The Bookwyrm's Review of Harpyness Is Only Skin Deep by D.H. Willison
Author: D. H. Willison
Length: 297 Pages
Release Date: January 20, 2020
Purchase on Amazon
I've noticed a trend lately towards edgy, dark and moody fantasy. Even the comedic stuff a lot of time has an edge to it. I am always on the look for stuff that reminds me of my favorites from when I was younger, like books Craig Shaw Gardener, Piers Anthony, Esther Friesner, Lawrence Watt-Evans and Kyra Dalkey used to, and in fact, still do, write. Fun, lighter fare that still tells an interesting story, with good characters on fun adventures. I'm happy to say that Harpiness Is Only Skin Deep is just such a book, and fits in well with the company I mentioned earlier.
Darin is a regular guy in his 20's just getting by, going nowhere fast. Hearing from some gaming friends about the newest experience in gaming, Darin follows the instructions to find how to join. He discovers the new game is no game at all. Its a chance to travel to another dimension, one that's a real fantasy world. Since he's not rich, he can't just go for a visit. Instead, we will be transferred there permanently, and a visitor from another dimension will take over his life. Signing the contract to travel to a world called Arvia, which is listed to have only small creatures and a low mortality rate for visitors, Darin gets his affairs in order. Meeting his contact to be sent over, Darin is told there were a couple typos in the contract that needed to be amended. Darin doesn't really take a close look, just signing, and gets sent across. Not reading what he signed will lead to some interesting consequences for Darin.
Arvia is definitely a fantasy world. It has fantasy creatures and races, and even magic. What Darin didn't realize is the predators of the world, which the original contract said weren't any larger than 100 inches, were actually no more than 100 feet, and were shockingly unpicky about what kind of meat they eat. Meeting up with other travelers, Darin learns its not all dungeon raids and gold. He will have to work as a laborer and earn money to live and eat. This doesn't leave time to try and find old tombs to raid. The giant predators also give incentive not to be roaming around either!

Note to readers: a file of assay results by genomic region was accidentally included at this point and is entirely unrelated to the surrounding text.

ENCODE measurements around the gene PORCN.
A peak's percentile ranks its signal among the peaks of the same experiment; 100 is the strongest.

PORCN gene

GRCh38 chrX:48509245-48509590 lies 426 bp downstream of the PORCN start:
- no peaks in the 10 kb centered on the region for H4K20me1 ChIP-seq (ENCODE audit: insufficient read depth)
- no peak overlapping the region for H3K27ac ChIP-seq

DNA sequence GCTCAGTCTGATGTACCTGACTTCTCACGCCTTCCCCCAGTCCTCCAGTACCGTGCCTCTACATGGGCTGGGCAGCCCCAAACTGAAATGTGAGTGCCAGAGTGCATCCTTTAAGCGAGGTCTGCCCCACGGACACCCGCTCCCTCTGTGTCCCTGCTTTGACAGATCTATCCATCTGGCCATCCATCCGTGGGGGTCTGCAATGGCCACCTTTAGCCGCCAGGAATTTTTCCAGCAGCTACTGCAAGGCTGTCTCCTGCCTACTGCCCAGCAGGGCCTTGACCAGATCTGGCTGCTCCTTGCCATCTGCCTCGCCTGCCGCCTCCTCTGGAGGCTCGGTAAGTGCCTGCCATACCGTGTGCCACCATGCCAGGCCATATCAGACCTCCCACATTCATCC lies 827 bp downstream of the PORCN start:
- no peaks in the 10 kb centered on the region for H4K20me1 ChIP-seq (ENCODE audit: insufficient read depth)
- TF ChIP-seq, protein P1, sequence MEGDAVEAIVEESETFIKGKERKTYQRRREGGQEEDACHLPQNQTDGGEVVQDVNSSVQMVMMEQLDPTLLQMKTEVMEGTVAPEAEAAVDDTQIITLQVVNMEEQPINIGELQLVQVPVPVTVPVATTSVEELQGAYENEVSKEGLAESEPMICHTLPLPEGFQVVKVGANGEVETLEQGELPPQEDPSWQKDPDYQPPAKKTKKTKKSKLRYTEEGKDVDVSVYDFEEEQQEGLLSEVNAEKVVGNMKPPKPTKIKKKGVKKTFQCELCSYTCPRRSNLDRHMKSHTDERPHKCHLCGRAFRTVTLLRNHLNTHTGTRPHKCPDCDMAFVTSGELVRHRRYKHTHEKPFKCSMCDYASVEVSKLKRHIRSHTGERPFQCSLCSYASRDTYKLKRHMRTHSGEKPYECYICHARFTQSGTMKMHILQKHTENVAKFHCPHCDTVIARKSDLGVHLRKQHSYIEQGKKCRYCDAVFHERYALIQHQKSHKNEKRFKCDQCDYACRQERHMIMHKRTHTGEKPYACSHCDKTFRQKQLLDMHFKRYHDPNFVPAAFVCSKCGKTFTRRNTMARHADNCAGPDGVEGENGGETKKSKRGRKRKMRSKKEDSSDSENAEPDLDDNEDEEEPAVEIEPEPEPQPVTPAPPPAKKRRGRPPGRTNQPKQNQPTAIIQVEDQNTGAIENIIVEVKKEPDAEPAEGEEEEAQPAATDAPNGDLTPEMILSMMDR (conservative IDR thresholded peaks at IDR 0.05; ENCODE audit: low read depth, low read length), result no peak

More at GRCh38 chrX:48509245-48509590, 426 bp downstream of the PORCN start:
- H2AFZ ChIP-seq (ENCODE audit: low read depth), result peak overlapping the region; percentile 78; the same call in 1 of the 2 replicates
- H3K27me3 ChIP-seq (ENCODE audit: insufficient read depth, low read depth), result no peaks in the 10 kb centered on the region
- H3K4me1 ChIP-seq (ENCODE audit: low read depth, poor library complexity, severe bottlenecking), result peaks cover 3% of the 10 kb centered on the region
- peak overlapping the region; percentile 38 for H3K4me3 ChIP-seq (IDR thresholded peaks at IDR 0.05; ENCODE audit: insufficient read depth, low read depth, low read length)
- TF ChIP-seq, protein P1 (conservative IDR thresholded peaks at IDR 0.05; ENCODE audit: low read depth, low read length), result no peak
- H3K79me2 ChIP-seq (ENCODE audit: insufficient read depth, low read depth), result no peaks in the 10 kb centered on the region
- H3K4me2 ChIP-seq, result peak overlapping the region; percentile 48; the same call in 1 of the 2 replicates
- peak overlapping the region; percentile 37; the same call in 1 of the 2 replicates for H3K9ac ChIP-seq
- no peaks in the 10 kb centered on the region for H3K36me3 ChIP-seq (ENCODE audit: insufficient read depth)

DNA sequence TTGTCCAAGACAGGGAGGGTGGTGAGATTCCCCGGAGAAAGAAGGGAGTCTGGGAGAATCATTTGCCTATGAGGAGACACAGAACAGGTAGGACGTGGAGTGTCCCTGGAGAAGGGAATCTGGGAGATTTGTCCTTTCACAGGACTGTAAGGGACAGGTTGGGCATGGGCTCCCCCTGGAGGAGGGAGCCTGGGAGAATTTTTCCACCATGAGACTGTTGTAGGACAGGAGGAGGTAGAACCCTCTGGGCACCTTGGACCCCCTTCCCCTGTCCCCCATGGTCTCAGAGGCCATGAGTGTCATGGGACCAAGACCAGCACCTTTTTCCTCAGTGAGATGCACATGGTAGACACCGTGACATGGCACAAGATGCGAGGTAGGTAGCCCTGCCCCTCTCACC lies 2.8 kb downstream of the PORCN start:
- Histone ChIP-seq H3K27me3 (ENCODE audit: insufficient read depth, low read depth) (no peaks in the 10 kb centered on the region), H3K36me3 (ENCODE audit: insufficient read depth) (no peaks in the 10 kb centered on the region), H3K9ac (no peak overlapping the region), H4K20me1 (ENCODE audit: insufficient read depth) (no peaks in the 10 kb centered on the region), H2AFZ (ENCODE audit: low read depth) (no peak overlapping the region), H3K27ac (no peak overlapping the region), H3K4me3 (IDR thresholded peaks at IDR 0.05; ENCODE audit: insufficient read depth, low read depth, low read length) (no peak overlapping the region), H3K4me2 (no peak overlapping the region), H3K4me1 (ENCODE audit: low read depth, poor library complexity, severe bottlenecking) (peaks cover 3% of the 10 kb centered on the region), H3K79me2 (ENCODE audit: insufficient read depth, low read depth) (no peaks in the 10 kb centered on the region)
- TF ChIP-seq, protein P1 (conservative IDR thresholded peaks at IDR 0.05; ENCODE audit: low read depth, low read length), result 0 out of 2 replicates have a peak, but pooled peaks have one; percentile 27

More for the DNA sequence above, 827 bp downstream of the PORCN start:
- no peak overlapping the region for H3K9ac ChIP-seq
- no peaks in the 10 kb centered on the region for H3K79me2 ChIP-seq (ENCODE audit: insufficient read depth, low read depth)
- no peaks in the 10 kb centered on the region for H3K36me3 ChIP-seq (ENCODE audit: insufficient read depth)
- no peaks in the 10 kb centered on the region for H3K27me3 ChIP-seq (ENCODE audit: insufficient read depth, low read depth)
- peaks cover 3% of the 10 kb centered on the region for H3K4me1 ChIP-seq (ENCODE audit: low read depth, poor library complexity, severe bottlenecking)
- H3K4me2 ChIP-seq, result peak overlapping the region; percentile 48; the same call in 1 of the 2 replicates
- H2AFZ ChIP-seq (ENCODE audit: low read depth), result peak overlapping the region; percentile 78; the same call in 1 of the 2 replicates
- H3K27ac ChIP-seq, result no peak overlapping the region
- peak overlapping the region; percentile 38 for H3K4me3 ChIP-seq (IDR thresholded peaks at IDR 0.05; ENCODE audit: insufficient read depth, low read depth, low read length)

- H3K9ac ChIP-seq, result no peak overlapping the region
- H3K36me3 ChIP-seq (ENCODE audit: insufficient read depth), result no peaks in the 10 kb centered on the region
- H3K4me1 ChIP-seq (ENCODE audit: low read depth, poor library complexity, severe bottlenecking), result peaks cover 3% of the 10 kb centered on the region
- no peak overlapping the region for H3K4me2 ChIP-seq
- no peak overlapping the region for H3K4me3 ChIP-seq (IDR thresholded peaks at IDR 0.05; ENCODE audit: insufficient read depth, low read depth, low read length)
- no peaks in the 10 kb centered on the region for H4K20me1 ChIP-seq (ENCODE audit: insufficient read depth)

A few months into his new life, Darin has a job working for a merchant. He makes a deal for some magic fabric and finds it has magic properties, making it usable for Darin to make a wing suit that allows him to glide long distances. On an excursion testing the suit, he gets caught by a group of harpies, who are about 30 feet tall, and they start throwing him around before they would devour him. Escaping the smallest one, he ends up turning the tables and lands on her back, which leads to something amazing. Darin starts talking to the harpy, named Rinloh, and they strike up a strange friendship, as Darin teaches Rinloh humans have more uses than as a tasty part of a balanced diet.
This leads to the heart of the story, as Darin and Rinloh teach each other about their cultures, and Rinloh starts to think of Darin as her friend, something unimaginable before their meeting. Its also during this time that Darin starts adventuring in the city he lives in, called Xin, looking into various mysterious disappearances in the city that are increasing in number as the yearly fair is about to happen, something the city doesn't need to be interrupted. What Darin and his partners discover will threaten Darin's life, and even Rinloh might not be able to keep Darin from meeting a horrible end.
CHARACTERS AND WORLD BUILDING
This is one of those books that has a lot of character building mixed with quite a bit of world building. Darin and Rinloh are both POV characters, and a lot of attention is paid to their character arcs, letting the reader get into their heads, with a close look at their thoughts and motivations. They both get excellent character building arcs, coming really far from where they started. There are several secondary characters, who get various levels of character building, but do rise above the level of two dimensional cutouts. The villains have actual realistic motivations based on how their society operates.
The world building is pretty expansive, since Arvia is such a different kind of fantasy world. It has magic, but where Darin lives, in Xin, its weak and diffuse. The wilderness is full of huge fantasy predators, from giant harpies, naga, even more giant mermaids, various giant cats, giant crabs, centaurs, and many others, most not friendly to humans, who are forced to live in walled cities for protection. Xin the city is fairly small by Arvia standards, and considered a backwater, but provides protection form the predators to its residents. The various predators have their territories which they guard jealously. This is the world Darin finds himself in, a fantasy realm with not a lot of fantasy aside from the monsters.
As I noted previously, I always appreciate a fantasy story that has a lighter side. Even though there are a few darker moments in this one, they are far outweighed by the comedic elements. With fun characters and an atypical fantasy setting, its a fun story that keeps the reader turning pages, and hoping their will be more stories to come.